Dual management by managers and clinicians
In these hospitals and healthcare institutions, where management plays an important role, a matrix (dual) management of the process of providing health services is used, starting at the level of specific service lines. The separation of operational and therapeutic accountability allows for a precise assignment of responsibilities and a clear definition of the scope of decision-making autonomy. This leads to making decisions where the problem arises, and the feeling of being in control of the situation is highly motivating for the teams involved.
Management experience in each of the industries shows that the lack of appropriate management information, lack of coordination, and precisely assigned scopes of accountability for the overall activity lead to ineffectiveness and, as a result, to a catastrophe. The healthcare industry is no exception. Management can play a very positive role in improving healthcare, as exemplified by the medical organizations mentioned above. We cannot expect doctors to improve the situation in our hospitals. There are too few of them and they are too overworked. Besides, they don’t have appropriate managerial competencies, the acquisition of which requires many years of work and specialist training. The solution is dual management, i.e. close cooperation between managers and clinicians. Necessarily based on current and relevant empirical data.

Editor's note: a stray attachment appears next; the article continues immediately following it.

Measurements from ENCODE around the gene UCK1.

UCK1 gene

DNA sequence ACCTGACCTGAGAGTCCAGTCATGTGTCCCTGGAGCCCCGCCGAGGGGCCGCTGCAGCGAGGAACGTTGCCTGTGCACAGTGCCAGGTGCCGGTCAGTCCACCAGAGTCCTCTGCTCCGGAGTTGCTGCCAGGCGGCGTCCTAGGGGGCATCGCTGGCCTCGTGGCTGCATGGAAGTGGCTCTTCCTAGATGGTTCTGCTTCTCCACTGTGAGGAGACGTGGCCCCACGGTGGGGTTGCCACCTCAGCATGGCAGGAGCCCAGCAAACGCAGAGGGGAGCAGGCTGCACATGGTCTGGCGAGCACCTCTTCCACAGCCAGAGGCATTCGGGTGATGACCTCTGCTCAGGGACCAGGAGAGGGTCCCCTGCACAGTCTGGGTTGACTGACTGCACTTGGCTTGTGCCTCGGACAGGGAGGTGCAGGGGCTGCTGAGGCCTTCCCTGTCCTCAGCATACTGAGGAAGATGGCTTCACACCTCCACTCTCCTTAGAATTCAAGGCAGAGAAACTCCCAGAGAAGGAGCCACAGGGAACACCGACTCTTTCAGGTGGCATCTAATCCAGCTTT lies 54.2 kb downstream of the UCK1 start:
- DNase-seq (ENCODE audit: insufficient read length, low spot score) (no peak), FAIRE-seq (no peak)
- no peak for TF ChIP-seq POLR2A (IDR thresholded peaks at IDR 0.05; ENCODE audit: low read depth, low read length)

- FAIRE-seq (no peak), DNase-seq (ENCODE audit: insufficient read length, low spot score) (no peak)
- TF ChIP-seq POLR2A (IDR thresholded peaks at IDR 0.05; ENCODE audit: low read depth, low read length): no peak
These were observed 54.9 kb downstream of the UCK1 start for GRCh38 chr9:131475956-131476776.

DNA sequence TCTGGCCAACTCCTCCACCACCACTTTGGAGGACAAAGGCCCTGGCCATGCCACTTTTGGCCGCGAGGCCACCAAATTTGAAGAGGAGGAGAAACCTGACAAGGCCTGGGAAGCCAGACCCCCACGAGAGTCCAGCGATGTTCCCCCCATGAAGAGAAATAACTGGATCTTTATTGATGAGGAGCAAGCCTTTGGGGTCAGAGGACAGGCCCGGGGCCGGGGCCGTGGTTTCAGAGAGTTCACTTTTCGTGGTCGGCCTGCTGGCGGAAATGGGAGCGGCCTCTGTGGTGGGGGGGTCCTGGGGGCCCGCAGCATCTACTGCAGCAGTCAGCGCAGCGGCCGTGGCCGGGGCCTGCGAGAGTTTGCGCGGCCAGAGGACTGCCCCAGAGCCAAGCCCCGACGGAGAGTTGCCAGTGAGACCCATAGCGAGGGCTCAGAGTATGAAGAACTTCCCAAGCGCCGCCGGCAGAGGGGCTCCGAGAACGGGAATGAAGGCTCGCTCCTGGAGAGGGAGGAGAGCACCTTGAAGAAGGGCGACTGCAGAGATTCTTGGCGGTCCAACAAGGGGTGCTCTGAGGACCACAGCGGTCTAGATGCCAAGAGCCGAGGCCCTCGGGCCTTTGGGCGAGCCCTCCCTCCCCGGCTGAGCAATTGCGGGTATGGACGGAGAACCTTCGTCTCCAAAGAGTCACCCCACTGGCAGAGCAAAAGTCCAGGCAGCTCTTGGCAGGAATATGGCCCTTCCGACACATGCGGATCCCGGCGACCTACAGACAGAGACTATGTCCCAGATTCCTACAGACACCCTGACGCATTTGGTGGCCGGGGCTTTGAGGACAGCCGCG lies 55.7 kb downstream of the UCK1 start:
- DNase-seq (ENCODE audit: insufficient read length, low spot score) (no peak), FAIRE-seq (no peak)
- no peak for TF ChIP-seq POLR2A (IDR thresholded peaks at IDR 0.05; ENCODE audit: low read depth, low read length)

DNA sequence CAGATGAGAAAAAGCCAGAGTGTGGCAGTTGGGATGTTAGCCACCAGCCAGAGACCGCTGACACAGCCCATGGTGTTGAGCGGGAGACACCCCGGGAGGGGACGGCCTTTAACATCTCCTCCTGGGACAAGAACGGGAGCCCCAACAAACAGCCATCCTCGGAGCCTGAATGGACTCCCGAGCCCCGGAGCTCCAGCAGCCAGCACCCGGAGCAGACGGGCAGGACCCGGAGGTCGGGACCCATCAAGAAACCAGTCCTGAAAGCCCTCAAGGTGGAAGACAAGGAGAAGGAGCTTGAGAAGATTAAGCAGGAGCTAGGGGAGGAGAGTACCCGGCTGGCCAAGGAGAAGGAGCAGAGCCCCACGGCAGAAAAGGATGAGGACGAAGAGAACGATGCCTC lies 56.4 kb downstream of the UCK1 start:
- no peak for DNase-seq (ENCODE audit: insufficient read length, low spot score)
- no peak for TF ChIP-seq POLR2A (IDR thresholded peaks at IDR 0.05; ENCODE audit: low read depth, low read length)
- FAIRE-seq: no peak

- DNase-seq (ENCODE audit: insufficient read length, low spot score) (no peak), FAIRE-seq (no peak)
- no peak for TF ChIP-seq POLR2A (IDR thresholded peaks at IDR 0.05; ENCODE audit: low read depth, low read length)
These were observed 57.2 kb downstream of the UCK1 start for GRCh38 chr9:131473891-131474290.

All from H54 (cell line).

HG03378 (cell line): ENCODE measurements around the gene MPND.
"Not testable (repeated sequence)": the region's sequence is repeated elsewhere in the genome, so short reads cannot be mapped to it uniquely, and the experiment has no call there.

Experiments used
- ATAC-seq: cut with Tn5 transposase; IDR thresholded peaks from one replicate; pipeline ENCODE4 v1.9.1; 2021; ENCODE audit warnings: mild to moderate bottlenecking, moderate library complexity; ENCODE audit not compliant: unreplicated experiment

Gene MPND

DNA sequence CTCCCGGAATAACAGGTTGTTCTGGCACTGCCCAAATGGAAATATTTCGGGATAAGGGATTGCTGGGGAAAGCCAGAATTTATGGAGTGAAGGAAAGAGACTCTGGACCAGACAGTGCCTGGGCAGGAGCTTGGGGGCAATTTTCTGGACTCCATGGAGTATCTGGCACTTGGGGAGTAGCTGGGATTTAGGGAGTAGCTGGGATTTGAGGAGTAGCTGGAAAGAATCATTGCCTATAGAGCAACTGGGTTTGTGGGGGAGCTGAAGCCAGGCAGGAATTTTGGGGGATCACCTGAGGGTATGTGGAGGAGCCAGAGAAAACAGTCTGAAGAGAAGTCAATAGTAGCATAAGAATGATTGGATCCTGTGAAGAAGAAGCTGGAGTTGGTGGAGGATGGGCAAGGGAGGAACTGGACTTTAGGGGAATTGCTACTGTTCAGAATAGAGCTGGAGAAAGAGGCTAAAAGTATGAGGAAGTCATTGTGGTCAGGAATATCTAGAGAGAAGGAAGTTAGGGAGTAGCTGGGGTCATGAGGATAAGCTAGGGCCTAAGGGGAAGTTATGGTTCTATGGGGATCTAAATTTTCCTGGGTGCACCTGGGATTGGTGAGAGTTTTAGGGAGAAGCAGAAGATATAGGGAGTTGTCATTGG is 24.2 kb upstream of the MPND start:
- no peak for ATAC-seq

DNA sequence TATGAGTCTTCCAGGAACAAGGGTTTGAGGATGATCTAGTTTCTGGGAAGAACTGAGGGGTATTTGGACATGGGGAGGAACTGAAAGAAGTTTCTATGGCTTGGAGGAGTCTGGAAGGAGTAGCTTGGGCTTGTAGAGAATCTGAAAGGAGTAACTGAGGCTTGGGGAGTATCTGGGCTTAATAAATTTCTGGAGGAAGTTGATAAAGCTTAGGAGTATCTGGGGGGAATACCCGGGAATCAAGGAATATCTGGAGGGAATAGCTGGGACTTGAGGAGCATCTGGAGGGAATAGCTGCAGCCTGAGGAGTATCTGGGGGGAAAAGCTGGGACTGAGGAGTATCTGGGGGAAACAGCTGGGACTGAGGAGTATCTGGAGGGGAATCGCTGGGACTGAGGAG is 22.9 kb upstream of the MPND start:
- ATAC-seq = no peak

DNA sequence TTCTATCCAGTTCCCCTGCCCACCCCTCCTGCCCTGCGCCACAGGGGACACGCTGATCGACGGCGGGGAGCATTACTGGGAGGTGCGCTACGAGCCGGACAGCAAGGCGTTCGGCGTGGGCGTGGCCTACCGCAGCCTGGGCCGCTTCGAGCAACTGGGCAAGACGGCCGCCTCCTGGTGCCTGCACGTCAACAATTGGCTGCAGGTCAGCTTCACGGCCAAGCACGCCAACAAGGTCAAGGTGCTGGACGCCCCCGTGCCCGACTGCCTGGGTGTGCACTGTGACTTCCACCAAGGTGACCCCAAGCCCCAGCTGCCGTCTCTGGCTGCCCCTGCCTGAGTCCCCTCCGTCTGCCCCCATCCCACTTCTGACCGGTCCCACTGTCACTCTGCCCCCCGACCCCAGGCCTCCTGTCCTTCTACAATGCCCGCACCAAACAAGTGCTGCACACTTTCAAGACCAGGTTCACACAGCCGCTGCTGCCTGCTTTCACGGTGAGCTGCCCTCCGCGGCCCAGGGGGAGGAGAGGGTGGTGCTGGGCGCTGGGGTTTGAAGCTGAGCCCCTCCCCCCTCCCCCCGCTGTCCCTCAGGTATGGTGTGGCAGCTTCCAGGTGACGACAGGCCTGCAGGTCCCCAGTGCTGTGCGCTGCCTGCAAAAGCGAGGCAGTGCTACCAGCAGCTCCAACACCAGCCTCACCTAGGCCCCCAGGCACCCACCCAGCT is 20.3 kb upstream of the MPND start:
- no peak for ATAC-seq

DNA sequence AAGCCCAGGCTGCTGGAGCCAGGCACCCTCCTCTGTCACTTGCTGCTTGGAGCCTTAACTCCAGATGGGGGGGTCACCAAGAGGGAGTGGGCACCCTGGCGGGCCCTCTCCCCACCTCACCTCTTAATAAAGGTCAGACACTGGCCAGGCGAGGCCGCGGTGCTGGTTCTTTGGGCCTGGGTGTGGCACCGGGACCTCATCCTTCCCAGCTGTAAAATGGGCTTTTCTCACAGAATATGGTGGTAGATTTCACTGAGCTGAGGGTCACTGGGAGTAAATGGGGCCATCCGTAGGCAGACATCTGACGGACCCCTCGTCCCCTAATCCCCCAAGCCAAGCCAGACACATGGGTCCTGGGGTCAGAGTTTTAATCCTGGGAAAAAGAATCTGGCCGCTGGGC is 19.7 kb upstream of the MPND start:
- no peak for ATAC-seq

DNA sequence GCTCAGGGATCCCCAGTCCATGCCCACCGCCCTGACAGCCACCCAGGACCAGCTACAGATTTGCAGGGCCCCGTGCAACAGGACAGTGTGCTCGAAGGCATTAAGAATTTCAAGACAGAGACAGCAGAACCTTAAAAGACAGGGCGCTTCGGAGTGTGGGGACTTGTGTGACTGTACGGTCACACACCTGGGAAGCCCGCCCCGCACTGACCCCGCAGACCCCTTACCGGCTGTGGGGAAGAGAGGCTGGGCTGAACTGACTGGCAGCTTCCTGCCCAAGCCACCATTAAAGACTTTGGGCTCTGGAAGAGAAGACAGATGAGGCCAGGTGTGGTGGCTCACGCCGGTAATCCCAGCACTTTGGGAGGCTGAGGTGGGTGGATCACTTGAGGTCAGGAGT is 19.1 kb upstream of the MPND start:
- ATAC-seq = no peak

The crisis has highlighted weaknesses
The SARS-CoV-2 pandemic highlighted the actual state of management in the public health service organizations in Poland. The most striking example of a management crisis is the inability to collect and report information related to the situation in hospitals on an ongoing basis, necessary to assess the situation and effectively coordinate activities throughout the healthcare system. And although in the Polish healthcare system, not only hospitals have a problem with collecting and reporting managerial information, shortcomings in this area particularly undermine social trust in the health service. It also dramatically limits the central government's ability to coordinate the fight against the pandemic and protect the health and lives of Polish patients.